}

    Example: Transitive Implicit Aliases within an Annotation

    In @GroovyOrXmlTestConfig, groovy is an explicit override for the groovyScripts attribute in @MyTestConfig; whereas, xml is an explicit override for the locations attribute in @ContextConfiguration. Furthermore, groovy and xml are transitive implicit aliases for each other, since they both effectively override the locations attribute in @ContextConfiguration.

     @MyTestConfig
     public @interface GroovyOrXmlTestConfig {
    
        @AliasFor(annotation = MyTestConfig.class, attribute = "groovyScripts")
        String[] groovy() default {};
    
        @AliasFor(annotation = ContextConfiguration.class, attribute = "locations")
        String[] xml() default {};
     }

    Spring Annotations Supporting Attribute Aliases

    As of Spring Framework 4.2, several annotations within core Spring have been updated to use @AliasFor to configure their internal attribute aliases. Consult the Javadoc for individual annotations as well as the reference manual for details.

    Since:
    4.2
    Author:
    Sam Brannen
    See Also:
    AnnotatedElementUtils, AnnotationUtils, AnnotationUtils.synthesizeAnnotation(Annotation, java.lang.reflect.AnnotatedElement), SynthesizedAnnotation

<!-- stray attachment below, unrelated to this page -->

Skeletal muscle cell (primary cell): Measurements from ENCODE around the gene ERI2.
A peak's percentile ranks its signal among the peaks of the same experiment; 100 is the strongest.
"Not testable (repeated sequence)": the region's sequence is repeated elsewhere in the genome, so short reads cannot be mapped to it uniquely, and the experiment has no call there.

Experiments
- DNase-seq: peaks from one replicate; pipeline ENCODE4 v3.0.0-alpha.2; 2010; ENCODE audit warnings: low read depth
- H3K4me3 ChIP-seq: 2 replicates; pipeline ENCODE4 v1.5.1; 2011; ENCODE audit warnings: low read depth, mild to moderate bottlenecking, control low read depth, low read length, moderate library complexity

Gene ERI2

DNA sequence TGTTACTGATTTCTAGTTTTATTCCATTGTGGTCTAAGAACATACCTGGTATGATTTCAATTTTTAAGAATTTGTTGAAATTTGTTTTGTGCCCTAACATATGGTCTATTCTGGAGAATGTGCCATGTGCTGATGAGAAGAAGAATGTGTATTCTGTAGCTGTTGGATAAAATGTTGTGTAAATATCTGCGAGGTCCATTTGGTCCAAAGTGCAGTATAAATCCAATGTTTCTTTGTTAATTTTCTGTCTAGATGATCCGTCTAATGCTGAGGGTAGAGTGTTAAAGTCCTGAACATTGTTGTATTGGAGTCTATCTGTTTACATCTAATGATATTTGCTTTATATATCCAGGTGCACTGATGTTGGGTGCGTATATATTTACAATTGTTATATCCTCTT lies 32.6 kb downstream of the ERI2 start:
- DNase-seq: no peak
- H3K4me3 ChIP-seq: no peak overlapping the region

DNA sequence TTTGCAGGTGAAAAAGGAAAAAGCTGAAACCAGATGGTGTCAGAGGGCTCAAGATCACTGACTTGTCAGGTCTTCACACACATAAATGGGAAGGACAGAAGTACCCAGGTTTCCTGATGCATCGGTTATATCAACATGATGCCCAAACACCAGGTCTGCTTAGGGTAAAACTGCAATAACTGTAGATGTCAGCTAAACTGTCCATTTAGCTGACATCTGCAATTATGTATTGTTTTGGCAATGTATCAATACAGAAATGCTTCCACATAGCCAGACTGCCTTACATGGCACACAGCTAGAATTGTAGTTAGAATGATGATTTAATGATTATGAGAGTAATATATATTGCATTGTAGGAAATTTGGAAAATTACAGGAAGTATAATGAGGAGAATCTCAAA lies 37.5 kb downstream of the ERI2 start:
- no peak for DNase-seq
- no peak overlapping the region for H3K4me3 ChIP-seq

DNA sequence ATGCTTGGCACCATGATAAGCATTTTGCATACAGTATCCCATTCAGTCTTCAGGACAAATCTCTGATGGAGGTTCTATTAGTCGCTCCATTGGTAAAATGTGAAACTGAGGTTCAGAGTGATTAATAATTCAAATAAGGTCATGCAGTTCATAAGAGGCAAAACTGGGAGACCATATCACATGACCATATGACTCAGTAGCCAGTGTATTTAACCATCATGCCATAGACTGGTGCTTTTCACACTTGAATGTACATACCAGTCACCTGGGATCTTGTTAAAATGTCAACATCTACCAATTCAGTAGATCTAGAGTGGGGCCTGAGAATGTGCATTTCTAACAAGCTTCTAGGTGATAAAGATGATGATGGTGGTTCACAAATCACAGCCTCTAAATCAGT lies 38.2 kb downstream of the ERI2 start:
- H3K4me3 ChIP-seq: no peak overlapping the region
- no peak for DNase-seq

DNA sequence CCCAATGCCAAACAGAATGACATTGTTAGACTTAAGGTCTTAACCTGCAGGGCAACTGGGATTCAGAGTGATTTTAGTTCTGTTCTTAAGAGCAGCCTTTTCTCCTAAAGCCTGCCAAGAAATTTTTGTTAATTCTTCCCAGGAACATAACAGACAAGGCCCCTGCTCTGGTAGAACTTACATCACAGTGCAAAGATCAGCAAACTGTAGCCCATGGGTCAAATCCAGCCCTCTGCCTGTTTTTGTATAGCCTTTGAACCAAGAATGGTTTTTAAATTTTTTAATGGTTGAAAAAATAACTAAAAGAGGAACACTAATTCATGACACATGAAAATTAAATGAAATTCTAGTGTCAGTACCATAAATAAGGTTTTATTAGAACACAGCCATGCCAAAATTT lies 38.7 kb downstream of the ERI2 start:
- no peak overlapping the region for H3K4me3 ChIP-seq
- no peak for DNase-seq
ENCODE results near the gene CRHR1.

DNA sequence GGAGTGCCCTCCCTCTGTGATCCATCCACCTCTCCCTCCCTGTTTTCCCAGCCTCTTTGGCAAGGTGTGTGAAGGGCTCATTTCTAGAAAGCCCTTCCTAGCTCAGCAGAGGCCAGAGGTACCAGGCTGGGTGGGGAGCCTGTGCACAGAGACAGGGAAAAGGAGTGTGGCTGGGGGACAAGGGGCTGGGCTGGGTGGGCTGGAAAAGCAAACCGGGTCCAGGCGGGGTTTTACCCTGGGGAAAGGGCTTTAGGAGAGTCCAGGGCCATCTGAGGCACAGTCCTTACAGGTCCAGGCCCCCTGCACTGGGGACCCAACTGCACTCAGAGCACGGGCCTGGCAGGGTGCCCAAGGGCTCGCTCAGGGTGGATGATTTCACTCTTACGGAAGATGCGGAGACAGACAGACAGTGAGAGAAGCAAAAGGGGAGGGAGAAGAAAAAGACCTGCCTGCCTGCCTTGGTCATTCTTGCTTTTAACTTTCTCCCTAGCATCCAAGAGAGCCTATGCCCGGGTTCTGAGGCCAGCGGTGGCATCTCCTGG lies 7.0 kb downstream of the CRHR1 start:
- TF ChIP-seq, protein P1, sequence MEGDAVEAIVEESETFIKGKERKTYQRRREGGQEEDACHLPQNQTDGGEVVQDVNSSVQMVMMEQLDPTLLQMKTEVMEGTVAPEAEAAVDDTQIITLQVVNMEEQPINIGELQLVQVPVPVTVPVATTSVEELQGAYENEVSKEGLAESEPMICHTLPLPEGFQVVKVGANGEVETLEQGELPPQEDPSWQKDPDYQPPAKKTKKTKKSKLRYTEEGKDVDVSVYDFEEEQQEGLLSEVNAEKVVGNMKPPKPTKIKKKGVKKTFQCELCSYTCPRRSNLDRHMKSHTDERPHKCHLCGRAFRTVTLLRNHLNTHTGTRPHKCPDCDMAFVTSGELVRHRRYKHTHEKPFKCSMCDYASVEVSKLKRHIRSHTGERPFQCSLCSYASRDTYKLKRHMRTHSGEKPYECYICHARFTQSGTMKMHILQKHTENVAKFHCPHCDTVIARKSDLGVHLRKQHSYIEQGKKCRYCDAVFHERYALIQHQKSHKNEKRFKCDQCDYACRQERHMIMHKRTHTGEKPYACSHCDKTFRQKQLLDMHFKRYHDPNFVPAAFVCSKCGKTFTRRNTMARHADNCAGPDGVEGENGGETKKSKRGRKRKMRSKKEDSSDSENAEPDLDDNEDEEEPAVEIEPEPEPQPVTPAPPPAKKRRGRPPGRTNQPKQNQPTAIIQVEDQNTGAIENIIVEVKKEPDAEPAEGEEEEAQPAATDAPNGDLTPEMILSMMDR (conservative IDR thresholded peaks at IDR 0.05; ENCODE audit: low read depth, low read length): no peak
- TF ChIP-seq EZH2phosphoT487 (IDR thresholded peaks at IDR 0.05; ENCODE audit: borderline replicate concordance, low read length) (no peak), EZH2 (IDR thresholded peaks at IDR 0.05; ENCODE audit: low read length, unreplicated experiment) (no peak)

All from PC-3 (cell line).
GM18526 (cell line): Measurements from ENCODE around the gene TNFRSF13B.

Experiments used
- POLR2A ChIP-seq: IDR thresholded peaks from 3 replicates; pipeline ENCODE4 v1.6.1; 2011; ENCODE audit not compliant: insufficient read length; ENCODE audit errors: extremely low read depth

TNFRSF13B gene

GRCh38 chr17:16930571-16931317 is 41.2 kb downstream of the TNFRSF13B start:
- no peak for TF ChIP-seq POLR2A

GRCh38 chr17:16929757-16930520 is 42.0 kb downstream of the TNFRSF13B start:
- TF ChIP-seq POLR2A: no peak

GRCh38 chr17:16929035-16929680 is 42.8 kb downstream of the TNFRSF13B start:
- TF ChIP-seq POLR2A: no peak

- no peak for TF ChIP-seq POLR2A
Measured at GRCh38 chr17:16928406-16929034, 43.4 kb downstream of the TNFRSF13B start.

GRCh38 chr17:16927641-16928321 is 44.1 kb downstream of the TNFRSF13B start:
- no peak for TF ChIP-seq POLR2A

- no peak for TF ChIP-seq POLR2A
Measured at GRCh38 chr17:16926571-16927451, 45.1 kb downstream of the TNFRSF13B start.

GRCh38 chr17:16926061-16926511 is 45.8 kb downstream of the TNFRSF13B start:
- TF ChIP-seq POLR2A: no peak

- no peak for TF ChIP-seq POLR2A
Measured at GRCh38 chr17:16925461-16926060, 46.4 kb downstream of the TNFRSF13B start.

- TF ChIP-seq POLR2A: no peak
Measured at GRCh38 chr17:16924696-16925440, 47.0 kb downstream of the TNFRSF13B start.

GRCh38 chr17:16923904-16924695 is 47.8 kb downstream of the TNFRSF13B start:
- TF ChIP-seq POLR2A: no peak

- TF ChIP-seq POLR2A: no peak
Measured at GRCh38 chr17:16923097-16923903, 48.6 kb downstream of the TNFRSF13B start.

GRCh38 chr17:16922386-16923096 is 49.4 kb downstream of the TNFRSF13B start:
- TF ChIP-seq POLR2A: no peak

• Optional Element Summary

      Optional Elements 
      Modifier and Type Optional Element and Description
      java.lang.Class<? extends java.lang.annotation.Annotation> annotation
      The type of annotation in which the aliased attribute() is declared.
      java.lang.String attribute
      The name of the attribute that this attribute is an alias for.
      java.lang.String value
      Alias for attribute().
    • Element Detail

      • value

        @AliasFor(value="attribute")
        public abstract java.lang.String value
        Alias for attribute().

        Intended to be used instead of attribute() when annotation() is not declared — for example: @AliasFor("value") instead of @AliasFor(attribute = "value").

        Default:
        ""
      • attribute

        @AliasFor(value="value")
        public abstract java.lang.String attribute
        The name of the attribute that this attribute is an alias for.
        See Also:
        value()
        Default:
        ""
      • annotation

        public abstract java.lang.Class<? extends java.lang.annotation.Annotation> annotation
        The type of annotation in which the aliased attribute() is declared.

        Defaults to Annotation, implying that the aliased attribute is declared in the same annotation as this attribute.

        Default:
        java.lang.annotation.Annotation.class